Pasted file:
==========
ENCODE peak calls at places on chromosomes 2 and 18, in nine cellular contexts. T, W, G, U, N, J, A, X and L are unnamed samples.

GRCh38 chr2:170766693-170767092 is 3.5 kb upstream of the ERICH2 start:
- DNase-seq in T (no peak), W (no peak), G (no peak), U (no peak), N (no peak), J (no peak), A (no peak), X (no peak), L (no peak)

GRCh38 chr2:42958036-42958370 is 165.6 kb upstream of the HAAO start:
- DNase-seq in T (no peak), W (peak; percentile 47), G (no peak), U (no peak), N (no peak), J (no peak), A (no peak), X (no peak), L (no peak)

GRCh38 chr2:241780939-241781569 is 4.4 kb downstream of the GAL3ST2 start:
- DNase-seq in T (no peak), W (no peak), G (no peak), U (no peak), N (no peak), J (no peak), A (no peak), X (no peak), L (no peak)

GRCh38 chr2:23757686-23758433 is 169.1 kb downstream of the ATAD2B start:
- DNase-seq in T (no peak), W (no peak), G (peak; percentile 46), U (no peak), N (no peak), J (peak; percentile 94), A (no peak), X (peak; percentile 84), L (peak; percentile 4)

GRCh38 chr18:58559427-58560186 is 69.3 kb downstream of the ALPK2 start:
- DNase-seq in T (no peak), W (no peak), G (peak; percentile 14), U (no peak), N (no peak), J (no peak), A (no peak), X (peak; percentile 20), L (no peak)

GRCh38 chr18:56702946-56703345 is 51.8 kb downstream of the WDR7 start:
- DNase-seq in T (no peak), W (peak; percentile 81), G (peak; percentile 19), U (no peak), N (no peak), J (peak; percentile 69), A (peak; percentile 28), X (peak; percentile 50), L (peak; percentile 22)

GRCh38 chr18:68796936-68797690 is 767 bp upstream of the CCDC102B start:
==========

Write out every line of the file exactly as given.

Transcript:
ENCODE peak calls at places on chromosomes 2 and 18, in nine cellular contexts. T, W, G, U, N, J, A, X and L are unnamed samples.

GRCh38 chr2:170766693-170767092 is 3.5 kb upstream of the ERICH2 start:
- DNase-seq in T (no peak), W (no peak), G (no peak), U (no peak), N (no peak), J (no peak), A (no peak), X (no peak), L (no peak)

GRCh38 chr2:42958036-42958370 is 165.6 kb upstream of the HAAO start:
- DNase-seq in T (no peak), W (peak; percentile 47), G (no peak), U (no peak), N (no peak), J (no peak), A (no peak), X (no peak), L (no peak)

GRCh38 chr2:241780939-241781569 is 4.4 kb downstream of the GAL3ST2 start:
- DNase-seq in T (no peak), W (no peak), G (no peak), U (no peak), N (no peak), J (no peak), A (no peak), X (no peak), L (no peak)

GRCh38 chr2:23757686-23758433 is 169.1 kb downstream of the ATAD2B start:
- DNase-seq in T (no peak), W (no peak), G (peak; percentile 46), U (no peak), N (no peak), J (peak; percentile 94), A (no peak), X (peak; percentile 84), L (peak; percentile 4)

GRCh38 chr18:58559427-58560186 is 69.3 kb downstream of the ALPK2 start:
- DNase-seq in T (no peak), W (no peak), G (peak; percentile 14), U (no peak), N (no peak), J (no peak), A (no peak), X (peak; percentile 20), L (no peak)

GRCh38 chr18:56702946-56703345 is 51.8 kb downstream of the WDR7 start:
- DNase-seq in T (no peak), W (peak; percentile 81), G (peak; percentile 19), U (no peak), N (no peak), J (peak; percentile 69), A (peak; percentile 28), X (peak; percentile 50), L (peak; percentile 22)

GRCh38 chr18:68796936-68797690 is 767 bp upstream of the CCDC102B start: